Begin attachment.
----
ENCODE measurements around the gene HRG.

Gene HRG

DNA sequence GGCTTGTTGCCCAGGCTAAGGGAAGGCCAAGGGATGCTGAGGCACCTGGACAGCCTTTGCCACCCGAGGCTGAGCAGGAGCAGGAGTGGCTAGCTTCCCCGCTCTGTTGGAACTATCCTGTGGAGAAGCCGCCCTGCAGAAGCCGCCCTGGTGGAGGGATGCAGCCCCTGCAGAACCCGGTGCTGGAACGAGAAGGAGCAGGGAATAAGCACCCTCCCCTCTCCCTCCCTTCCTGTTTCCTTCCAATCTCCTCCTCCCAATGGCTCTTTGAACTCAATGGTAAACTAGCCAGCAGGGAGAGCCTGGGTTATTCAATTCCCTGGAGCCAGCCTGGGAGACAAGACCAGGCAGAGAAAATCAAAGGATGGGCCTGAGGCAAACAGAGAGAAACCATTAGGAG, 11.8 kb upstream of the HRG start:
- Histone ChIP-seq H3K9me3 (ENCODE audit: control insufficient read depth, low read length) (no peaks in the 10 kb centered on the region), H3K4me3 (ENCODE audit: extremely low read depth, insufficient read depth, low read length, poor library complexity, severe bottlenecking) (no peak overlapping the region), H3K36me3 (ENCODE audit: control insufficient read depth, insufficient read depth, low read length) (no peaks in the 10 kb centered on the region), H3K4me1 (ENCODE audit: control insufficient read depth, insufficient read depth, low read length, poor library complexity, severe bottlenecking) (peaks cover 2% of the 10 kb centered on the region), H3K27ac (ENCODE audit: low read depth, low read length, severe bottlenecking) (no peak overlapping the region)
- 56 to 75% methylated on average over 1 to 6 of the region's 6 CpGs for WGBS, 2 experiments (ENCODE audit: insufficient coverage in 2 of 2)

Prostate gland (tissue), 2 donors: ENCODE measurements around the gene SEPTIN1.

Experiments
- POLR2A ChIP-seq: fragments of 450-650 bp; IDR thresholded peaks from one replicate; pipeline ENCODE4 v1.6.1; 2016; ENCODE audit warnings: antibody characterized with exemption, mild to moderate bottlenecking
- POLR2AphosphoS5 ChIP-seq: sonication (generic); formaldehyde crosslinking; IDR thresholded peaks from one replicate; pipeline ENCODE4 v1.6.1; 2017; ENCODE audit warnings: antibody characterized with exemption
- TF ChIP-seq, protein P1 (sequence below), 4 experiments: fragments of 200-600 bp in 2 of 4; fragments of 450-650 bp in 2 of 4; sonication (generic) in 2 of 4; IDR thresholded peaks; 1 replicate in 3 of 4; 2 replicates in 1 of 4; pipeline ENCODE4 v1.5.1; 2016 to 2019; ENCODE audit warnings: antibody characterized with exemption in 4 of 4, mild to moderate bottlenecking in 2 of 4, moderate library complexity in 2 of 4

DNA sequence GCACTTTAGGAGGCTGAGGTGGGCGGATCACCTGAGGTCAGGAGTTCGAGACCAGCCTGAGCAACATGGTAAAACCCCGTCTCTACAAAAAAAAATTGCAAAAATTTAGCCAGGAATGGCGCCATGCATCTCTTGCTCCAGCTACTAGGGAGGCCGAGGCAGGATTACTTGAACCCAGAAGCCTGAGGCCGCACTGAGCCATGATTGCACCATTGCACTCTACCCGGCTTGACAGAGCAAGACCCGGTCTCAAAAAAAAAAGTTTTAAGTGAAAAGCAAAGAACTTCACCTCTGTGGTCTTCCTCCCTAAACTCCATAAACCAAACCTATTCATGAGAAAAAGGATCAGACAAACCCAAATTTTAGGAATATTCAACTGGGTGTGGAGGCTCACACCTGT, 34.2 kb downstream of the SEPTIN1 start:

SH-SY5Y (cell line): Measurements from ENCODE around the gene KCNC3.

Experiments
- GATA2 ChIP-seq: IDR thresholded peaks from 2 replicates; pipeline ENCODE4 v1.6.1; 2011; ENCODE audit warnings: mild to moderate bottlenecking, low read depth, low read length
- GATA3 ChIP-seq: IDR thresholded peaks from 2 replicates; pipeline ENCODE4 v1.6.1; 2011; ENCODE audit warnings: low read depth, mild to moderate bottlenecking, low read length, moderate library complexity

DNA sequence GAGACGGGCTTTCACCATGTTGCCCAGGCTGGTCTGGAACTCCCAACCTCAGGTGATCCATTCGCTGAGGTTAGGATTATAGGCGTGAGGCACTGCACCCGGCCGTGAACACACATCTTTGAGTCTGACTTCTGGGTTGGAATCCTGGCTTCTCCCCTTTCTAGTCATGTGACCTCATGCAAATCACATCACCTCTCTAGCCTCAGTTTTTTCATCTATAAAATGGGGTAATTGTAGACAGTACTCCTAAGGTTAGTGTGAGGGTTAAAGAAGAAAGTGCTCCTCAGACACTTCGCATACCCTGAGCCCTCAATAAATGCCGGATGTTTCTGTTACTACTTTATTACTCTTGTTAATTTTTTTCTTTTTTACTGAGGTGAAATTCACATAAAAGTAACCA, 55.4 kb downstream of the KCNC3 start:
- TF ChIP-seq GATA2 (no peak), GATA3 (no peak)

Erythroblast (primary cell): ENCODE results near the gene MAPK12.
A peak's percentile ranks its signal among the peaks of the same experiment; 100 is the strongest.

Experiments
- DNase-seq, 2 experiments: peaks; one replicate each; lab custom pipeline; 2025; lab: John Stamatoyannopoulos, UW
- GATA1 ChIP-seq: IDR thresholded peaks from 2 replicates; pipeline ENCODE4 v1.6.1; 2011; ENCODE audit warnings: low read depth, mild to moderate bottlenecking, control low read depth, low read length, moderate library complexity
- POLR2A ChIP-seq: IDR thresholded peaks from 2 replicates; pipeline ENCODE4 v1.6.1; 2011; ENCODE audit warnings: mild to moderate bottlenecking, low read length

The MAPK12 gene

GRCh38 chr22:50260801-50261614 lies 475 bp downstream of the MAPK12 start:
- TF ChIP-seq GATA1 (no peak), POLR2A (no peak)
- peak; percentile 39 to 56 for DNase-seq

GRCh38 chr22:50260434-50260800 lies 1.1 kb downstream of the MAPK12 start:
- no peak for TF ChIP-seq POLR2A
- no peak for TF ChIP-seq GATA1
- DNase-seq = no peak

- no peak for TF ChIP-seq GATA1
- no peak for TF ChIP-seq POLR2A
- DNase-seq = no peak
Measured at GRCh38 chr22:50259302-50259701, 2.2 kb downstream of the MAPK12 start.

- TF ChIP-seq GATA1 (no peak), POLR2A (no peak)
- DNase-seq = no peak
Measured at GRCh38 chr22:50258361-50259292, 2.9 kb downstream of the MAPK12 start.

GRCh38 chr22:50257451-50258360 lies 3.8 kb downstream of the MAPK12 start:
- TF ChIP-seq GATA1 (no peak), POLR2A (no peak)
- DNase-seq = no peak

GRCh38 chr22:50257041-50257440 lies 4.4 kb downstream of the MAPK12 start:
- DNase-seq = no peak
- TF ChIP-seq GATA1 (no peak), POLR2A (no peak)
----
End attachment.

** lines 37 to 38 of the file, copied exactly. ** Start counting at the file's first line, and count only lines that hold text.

- DNase-seq = no peak
Measured at GRCh38 chr22:50258361-50259292, 2.9 kb downstream of the MAPK12 start.